Port Authority gives big to historic-salmon research project

Skeena Sockeye Century Project using salmon DNA to map future recovery strategies

Fishermen in the port of Prince Rupert at an unknown date. The Prince Rupert Port Authority is investing $50,000 into a research project using historic salmon DNA samples to help map out future salmon recovery strategies in a time of global climate change. Prince Rupert Archives photo

The Prince Rupert Port Authority is investing $50,000 into a research project to help map out salmon recovery strategies in a time of global climate change.

Skeena Sockeye Century Project, led by Simon Fraser University PhD candidate Michael Price, in partnership with the SkeenaWild Conservation Trust, is using records from as far back as 1913 to establish a baseline for sockeye populations in the region. Then, using the DNA from thousands of scales collected from the mouth of the Skeena River in the 1930s and 1940s, researchers will reconstruct the historical abundance and diversity of individual populations to examine whether climate change has impacted freshwater nursery lakes for sockeye in the Skeena Watershed.

“The Prince Rupert Port Authority recognizes that a healthy salmon population is vital to the entire Northwest region,” said Shaun Stevenson, president and CEO of the Prince Rupert Port Authority. “We take our commitment to our communities and the environment seriously, and we are pleased to partner with organizations like SkeenaWild and the Pacific Salmon Foundation who share our sustainability values, and will pursue informed approaches and innovative solutions related to the health of Skeena River salmon.”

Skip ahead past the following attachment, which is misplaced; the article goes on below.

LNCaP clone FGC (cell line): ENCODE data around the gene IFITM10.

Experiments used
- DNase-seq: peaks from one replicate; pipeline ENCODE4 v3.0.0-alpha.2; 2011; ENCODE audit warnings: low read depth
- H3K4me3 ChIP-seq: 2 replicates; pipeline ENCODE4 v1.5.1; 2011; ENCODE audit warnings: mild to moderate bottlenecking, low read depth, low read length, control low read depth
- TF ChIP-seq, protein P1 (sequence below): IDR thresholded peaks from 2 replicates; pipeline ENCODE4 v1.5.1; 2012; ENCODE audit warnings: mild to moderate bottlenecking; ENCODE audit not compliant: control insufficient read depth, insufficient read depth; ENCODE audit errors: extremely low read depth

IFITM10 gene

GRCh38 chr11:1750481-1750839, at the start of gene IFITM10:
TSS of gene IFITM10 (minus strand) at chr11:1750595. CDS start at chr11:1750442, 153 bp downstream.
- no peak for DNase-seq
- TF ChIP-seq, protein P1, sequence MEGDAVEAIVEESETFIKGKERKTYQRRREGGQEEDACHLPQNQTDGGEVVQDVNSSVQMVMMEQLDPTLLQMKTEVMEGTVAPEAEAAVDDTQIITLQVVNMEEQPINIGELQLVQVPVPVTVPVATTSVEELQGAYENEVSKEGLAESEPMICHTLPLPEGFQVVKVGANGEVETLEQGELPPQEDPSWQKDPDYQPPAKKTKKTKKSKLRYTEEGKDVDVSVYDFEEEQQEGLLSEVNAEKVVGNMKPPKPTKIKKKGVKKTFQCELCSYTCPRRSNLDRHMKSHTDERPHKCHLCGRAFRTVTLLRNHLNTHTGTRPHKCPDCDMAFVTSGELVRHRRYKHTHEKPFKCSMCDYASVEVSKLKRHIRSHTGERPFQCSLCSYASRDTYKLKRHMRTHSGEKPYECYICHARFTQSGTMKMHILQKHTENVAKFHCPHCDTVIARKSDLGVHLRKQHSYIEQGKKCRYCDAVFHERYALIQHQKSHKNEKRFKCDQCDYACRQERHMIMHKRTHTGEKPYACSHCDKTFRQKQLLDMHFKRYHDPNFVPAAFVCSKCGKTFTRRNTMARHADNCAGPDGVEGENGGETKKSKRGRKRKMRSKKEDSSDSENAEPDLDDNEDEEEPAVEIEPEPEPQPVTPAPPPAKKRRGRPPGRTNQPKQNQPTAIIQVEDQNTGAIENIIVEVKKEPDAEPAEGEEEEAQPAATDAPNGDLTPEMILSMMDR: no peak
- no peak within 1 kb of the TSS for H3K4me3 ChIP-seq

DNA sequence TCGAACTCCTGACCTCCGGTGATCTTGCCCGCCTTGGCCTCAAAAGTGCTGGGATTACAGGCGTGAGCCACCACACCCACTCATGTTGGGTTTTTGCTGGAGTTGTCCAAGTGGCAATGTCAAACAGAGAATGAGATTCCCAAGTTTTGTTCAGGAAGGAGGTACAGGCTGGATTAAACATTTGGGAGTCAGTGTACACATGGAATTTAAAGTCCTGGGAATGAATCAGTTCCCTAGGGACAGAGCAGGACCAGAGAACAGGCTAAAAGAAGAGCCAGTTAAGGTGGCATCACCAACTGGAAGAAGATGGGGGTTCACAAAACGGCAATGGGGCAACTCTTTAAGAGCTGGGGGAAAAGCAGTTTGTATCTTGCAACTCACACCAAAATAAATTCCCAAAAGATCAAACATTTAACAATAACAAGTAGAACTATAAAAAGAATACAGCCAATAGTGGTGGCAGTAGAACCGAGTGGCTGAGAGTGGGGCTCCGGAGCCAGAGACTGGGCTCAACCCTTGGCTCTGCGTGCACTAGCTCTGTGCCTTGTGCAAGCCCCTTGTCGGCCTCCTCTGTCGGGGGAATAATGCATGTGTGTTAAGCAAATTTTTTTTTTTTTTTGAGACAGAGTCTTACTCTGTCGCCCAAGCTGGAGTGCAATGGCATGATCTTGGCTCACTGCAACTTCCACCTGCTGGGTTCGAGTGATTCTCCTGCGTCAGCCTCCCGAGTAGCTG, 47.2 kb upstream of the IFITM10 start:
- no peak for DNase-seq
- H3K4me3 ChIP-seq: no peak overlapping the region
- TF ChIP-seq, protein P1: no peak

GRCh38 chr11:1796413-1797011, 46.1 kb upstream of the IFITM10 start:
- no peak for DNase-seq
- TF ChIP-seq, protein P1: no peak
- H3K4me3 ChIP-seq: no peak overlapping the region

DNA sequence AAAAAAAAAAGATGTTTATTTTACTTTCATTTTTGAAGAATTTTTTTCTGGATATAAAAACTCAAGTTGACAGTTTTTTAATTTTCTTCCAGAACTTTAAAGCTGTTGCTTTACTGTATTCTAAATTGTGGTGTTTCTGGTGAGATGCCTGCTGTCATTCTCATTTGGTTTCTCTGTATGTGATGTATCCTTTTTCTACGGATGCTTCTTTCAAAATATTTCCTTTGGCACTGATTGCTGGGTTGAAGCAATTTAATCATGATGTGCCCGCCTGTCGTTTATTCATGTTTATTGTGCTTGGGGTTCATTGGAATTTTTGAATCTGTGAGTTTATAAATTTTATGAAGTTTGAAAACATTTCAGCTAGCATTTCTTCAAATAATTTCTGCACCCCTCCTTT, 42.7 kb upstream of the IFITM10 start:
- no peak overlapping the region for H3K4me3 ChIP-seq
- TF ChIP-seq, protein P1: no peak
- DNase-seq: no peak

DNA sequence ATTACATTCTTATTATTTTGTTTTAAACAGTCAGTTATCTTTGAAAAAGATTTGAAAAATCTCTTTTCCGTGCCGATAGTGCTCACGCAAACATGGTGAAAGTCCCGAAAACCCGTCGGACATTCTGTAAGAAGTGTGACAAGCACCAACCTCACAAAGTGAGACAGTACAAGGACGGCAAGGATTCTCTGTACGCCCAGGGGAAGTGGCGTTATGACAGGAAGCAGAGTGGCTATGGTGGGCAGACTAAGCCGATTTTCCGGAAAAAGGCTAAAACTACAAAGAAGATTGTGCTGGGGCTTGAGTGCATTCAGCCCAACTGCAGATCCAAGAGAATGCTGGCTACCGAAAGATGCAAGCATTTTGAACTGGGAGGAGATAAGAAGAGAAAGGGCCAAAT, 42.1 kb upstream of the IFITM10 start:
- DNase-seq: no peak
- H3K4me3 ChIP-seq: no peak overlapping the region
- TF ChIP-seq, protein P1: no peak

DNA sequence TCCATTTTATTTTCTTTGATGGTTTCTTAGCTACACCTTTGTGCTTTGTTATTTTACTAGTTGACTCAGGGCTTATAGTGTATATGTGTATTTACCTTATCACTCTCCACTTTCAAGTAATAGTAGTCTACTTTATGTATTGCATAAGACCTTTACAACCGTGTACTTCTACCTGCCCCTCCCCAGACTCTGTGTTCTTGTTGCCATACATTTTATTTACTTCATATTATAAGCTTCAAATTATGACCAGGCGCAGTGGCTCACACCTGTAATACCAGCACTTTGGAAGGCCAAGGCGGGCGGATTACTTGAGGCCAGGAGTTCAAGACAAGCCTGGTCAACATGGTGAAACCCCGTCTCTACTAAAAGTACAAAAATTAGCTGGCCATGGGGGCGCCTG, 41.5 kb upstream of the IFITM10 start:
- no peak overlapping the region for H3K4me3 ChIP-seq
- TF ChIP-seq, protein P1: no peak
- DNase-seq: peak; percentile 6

READ MORE: How history is teaching scientists about wild Skeena salmon today

SkeenaWild executive director, Greg Knox, believes the research will provide the right scientific insights to better inform management decisions on naturally fluctuating populations.

“It’s important for us to understand how different populations contributied to the overall abundance before significant impacts to their habitats like climate vaiability and large-scale fishing pressures arrived,” Knox said.

“This historical information gives us a better understanding of what the potential is for individual populations in the future, and what our potential is to rebuild them.”

The findings of the $160,000 project will also allow researchers to more accurately identify the lakes most vulnerable to climate change that require priority in sockeye conservation planning, and be a significant contributor to scientific databases aligned with the recovery of B.C. sockeye populations.

PRPA’s $50,000 contribution is being channeled through its Skeena River Salmon Enhancement Program, a $1 million endowment from its Community Investment Fund. The goal of the program is to team up with regional partners such as First Nations, non-governmental organizations, and community groups on projects that enhance the salmon population and protect their habitat in the Skeena River and its watershed.



quinn.bender@blackpress.ca

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